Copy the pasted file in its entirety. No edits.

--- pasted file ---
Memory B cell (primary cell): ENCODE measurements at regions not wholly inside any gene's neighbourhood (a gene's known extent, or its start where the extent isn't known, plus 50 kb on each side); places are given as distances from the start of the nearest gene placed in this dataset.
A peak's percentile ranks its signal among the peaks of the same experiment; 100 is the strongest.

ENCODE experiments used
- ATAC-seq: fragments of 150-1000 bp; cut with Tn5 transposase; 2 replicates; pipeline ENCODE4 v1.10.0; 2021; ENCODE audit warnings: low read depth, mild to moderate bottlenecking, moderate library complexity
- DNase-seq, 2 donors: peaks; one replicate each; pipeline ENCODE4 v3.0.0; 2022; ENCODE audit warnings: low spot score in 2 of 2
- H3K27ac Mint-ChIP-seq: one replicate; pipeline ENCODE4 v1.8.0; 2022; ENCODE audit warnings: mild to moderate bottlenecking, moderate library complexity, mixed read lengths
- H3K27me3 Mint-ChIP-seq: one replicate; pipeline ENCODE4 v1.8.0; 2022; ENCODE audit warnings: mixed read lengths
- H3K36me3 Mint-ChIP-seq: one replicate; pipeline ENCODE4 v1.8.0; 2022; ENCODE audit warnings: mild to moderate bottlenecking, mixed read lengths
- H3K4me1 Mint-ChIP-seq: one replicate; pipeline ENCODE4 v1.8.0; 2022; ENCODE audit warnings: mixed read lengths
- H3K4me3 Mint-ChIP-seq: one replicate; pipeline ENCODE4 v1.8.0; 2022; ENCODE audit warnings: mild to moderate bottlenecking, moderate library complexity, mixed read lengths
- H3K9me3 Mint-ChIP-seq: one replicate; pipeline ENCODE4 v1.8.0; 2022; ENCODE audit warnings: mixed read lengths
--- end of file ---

Memory B cell (primary cell): ENCODE measurements at regions not wholly inside any gene's neighbourhood (a gene's known extent, or its start where the extent isn't known, plus 50 kb on each side); places are given as distances from the start of the nearest gene placed in this dataset.
A peak's percentile ranks its signal among the peaks of the same experiment; 100 is the strongest.

ENCODE experiments used
- ATAC-seq: fragments of 150-1000 bp; cut with Tn5 transposase; 2 replicates; pipeline ENCODE4 v1.10.0; 2021; ENCODE audit warnings: low read depth, mild to moderate bottlenecking, moderate library complexity
- DNase-seq, 2 donors: peaks; one replicate each; pipeline ENCODE4 v3.0.0; 2022; ENCODE audit warnings: low spot score in 2 of 2
- H3K27ac Mint-ChIP-seq: one replicate; pipeline ENCODE4 v1.8.0; 2022; ENCODE audit warnings: mild to moderate bottlenecking, moderate library complexity, mixed read lengths
- H3K27me3 Mint-ChIP-seq: one replicate; pipeline ENCODE4 v1.8.0; 2022; ENCODE audit warnings: mixed read lengths
- H3K36me3 Mint-ChIP-seq: one replicate; pipeline ENCODE4 v1.8.0; 2022; ENCODE audit warnings: mild to moderate bottlenecking, mixed read lengths
- H3K4me1 Mint-ChIP-seq: one replicate; pipeline ENCODE4 v1.8.0; 2022; ENCODE audit warnings: mixed read lengths
- H3K4me3 Mint-ChIP-seq: one replicate; pipeline ENCODE4 v1.8.0; 2022; ENCODE audit warnings: mild to moderate bottlenecking, moderate library complexity, mixed read lengths
- H3K9me3 Mint-ChIP-seq: one replicate; pipeline ENCODE4 v1.8.0; 2022; ENCODE audit warnings: mixed read lengths